FEATURING Q&A by Celeste at Sharecare
Read my Sharecare answer to:
*Don’t have a Sharecare account? Just copy and paste the question in the ask a question tool bar at www.Sharecare.com
I am honored to have a featured article on writing an “I AM” poem in the National Fibromyalgia and Chronic Pain Life. Don’t miss the new issue. There is tons of helpful information as always. Don’t miss the “Self Talk” article. It came just at the right time for me, after a heated discussion of advocacy. I needed reminding of the healing qualities of gratitude. Don’t miss a single page. In healing and hope, Celeste
Paduka on the map through FibroLIFE, a support group that has a national outreach.
IN THE NEWS
American News Report Living with Pain: Rescheduling Hydrocodone
by Mark Maginn, Columnist on July 8, 2012
If you know someone or have ME/CFS you won't want to miss this presentation on ME/CFS biology student. Kuddos to P-A-N-D-O-R-A for raising the "next generation" right! In healing and hope, Celeste
Not on Twitter? Follow my tweets from Celeste Speaks
NEWS FOR YOU!
Neural Stimulation for Autoimmune Diseases. Biomedicine News
Quick tip for hand pain from Breaking Through the Fibro Fog
ROLFING THE RESEARCH
Celeste’s review of November Research, some with personal comments. This will be the last research monthly review due to the amount of time involved and the lack of participation, new priorities evolve. Enjoy!
SUPPORTING THOSE WHO SUPPORT ME
The holidays are upon us and we can support the National Fibromyalgia and Chronic Pain Association without paying a dime from your own pocket? How? It’s easy, just shop at your favorite outlets directly through the NFMCPA website.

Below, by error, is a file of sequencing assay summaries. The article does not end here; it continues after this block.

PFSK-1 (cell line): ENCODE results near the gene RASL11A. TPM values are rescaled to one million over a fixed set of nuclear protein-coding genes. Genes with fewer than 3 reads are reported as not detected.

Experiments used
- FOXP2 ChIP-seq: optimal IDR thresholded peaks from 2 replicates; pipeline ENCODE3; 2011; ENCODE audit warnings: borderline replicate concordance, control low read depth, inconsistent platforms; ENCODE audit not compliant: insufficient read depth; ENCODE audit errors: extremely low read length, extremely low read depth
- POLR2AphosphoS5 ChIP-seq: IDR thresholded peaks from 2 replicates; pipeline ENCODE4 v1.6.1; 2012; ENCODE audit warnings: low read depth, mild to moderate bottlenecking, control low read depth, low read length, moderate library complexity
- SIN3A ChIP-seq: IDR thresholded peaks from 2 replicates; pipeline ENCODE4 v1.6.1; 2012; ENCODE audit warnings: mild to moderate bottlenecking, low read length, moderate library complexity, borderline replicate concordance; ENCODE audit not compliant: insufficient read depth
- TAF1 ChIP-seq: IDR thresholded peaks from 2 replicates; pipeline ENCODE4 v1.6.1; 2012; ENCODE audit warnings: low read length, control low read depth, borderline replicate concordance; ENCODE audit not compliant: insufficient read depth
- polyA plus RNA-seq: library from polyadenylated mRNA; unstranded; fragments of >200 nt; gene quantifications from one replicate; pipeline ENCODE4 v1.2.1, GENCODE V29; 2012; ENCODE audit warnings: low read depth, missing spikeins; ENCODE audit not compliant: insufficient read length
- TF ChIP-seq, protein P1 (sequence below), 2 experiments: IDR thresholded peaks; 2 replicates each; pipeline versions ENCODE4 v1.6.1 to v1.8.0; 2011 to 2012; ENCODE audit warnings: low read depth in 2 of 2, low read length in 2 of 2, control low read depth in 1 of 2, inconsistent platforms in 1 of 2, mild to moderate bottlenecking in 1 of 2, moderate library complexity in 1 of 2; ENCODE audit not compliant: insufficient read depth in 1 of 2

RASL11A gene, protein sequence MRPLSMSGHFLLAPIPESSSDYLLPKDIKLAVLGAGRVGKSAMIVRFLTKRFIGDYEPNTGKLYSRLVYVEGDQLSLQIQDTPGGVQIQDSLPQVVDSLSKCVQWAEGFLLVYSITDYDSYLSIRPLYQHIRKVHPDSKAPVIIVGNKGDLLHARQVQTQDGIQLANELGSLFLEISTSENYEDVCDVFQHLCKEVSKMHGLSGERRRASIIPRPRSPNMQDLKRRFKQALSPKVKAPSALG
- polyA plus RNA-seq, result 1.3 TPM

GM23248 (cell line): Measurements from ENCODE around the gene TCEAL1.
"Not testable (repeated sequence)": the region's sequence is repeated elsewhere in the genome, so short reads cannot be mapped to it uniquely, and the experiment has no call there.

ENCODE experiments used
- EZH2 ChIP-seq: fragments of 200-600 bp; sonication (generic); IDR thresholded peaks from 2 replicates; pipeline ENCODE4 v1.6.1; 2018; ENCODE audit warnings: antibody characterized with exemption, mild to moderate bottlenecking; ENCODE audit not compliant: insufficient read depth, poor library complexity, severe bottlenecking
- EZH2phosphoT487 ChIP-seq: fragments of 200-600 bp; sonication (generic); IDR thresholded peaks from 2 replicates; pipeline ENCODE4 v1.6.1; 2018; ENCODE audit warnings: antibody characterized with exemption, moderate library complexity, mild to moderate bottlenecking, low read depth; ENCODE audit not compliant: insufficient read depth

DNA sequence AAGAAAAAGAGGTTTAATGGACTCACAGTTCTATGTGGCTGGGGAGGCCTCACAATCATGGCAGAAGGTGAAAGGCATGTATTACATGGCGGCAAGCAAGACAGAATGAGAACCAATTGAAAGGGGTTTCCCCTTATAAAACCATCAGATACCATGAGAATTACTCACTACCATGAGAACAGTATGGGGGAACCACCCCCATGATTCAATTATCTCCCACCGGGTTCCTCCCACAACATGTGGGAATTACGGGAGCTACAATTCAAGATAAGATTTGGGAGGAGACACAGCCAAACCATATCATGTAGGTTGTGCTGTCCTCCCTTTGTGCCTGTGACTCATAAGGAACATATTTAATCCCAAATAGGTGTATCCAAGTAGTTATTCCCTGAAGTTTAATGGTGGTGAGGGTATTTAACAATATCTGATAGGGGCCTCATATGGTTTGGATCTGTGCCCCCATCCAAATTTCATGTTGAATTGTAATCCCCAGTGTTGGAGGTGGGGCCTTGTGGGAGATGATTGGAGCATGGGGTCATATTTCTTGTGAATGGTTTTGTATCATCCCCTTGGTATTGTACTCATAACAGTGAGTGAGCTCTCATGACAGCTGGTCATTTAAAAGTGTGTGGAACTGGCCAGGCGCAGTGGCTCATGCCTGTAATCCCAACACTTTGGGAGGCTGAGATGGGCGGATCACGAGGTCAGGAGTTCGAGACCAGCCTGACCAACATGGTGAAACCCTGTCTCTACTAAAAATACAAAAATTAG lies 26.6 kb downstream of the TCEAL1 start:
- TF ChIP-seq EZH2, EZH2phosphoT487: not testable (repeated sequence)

WHAT OTHER’S ARE SAYING ABOUT OUR BOOKS
Broken Body Wounded Spirit: Balancing the See Saw of Chronic Pain. [Fall Devotions]
This is an "uplifting" book that is well written. I even followed the author's suggestion and wrote my own poem !
Integrative Therapies for Fibromyalgia, Chronic Fatigue Syndrome,and Myofascial Pain: The Mind-Body Connection
Very comprehensive and I highly recommend it for anyone searching for a balanced approach for the treatment of these diseases.” (Dhara Lemos, Lotus Guide )
Do you have a special book that has helped you? Pay it forward by writing a review on Amazon, and send it to me so I can post it in the newsletter. You can contact me through my website, http://TheseThree.com
POINT TO PONDER (Inspired by the daily devotions in Broken Body Wounded Spirit: Balancing the See Saw of Chronic Pain.)
Do I sweat the WHAT Ifs?
Paying it forward, in pain, for pain, Celeste, RN, author, pain patient/activist, educator, and fibromyalgia health expert